Tuesday, 26 July 2016

Travel: Shanghai in the Summer






Although I spent my third year out of university in Shanghai, I experienced only three seasons in that first visit: autumn, winter and spring. I had given the prospect of a summer in Shanghai limited thought, taking comfort in and relying on my experience of the long dry Spanish summers I have been accustomed to throughout my childhood. 

Shanghai's take on summer was a shock to my unprepared self. The hot air hits you in waves as you walk along the street, the beauty and calm of the tree lined streets providing only the most minimal of respite. Wet hair takes seconds to dry, clothes stick to wet trails on your back and every step is a movement you must consciously coax your body into. It's going to take some adapting. 

On the other hand, Shanghai's ludicrously hot weather has provided a breeding ground for crickets. The cacophony heard at all times round our compound is not in the least bit diminished by our nineteenth floor location. In fact, the sound seems to lift us even higher creating an invisible natural barrier between us above and the world carrying on below. Sometimes if you're particularly attentive to it, you can hear a passer by whistle or a child babbling loudly to its parent despite the crickets’ song. The distance the sounds create between you and the ground below serve only to bring further into focus the image of travelling on a cloud, separated from below by cricket song and the tree canopy around our compound. If you closed your eyes and used a little imagination you might even convince yourself you're in a little farm in the countryside, not in one of the most populous cities on earth. At once comforting and disorientating, it's nevertheless the only season I have felt that nature has any sign of competing with the urban sprawl of Shanghai's skyscrapers.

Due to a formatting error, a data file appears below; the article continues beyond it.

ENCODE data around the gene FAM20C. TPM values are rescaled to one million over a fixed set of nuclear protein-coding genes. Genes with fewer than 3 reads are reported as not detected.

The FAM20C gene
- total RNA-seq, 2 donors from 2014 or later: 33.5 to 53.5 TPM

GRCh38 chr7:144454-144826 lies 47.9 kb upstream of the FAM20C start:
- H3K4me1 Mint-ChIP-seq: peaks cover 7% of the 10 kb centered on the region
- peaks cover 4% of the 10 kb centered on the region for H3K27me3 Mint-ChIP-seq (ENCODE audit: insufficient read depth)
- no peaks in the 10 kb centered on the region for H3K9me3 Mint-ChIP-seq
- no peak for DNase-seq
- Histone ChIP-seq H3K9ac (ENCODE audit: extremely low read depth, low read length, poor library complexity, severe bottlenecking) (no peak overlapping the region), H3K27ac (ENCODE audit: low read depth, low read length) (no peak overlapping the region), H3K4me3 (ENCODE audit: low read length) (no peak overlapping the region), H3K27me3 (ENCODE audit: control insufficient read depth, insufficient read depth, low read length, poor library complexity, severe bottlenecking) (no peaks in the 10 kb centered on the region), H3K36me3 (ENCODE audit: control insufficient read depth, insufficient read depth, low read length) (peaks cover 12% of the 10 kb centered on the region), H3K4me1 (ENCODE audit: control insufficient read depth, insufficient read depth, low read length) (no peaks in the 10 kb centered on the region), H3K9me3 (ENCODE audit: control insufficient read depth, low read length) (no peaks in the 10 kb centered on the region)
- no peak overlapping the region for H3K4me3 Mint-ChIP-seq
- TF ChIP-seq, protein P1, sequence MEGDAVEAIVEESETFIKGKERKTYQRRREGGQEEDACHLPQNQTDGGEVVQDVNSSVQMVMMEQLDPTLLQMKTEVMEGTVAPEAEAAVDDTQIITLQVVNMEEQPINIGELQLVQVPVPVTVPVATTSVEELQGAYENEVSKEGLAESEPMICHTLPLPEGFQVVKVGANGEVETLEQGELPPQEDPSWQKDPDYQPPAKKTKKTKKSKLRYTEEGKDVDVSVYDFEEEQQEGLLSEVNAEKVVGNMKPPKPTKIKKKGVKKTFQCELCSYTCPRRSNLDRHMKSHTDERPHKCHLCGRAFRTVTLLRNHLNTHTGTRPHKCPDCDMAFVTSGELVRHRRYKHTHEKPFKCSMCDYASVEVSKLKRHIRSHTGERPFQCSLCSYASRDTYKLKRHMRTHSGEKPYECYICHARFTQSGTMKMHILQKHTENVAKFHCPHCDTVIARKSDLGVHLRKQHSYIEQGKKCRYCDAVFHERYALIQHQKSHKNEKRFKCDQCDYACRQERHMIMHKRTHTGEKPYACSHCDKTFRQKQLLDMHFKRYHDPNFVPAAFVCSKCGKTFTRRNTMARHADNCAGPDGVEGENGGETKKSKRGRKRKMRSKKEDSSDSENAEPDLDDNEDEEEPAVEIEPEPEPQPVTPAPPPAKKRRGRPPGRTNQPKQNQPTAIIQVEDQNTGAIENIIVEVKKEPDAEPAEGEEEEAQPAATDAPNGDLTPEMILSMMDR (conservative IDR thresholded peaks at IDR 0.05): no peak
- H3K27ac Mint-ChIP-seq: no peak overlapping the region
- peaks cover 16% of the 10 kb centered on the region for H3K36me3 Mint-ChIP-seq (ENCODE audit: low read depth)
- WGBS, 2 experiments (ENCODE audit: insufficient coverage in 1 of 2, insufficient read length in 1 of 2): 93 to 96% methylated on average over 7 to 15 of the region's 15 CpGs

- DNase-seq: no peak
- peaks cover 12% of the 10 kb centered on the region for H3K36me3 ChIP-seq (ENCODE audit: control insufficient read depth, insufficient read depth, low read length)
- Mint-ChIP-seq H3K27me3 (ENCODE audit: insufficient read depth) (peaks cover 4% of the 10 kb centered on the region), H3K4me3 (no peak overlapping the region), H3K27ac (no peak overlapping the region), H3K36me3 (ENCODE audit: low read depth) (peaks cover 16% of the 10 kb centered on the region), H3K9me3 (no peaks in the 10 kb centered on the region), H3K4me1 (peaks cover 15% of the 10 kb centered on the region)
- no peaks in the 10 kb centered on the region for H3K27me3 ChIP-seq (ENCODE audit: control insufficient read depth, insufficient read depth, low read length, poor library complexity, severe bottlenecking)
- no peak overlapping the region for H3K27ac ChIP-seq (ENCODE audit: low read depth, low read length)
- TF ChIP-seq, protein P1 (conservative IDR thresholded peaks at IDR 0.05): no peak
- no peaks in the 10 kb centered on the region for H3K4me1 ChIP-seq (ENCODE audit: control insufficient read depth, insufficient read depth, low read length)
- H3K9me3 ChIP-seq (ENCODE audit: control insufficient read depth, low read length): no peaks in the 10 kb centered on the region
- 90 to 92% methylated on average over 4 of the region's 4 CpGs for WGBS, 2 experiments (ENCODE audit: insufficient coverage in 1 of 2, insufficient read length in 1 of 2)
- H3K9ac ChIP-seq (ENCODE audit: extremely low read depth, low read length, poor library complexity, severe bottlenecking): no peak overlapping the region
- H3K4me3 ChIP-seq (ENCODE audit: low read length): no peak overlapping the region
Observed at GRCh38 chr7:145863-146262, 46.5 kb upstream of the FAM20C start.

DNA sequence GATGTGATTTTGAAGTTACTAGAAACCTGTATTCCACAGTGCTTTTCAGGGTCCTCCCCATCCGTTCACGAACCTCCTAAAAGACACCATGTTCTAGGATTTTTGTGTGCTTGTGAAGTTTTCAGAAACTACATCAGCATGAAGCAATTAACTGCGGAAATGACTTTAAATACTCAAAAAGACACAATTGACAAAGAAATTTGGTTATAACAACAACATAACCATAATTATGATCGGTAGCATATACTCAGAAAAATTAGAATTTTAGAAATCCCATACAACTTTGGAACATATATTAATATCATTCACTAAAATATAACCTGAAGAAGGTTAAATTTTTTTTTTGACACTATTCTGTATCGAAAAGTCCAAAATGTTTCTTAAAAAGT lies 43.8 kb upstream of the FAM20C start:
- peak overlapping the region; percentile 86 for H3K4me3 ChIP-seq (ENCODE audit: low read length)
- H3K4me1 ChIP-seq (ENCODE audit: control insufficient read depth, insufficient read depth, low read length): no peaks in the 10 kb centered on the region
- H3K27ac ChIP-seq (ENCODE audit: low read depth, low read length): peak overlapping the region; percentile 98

Last night, my second night and the end of my first full day, a cricket actually lost its way and flew into the apartment. How the comparatively tiny creature of 10cm in length mustered the strength in its wings to climb to the nineteenth floor is a mystery to me but must also be acknowledged as a testimony to its determination. Having tried peacefully to guide it towards our wide open French doors, it died a somewhat anticlimactic death in the air conditioning vent. Nature is both generous and cruel at times. 

Photos taken on an iPhone 6
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3 comments

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  3. I love the weather in Shanghai even though it is a bit cruel :)

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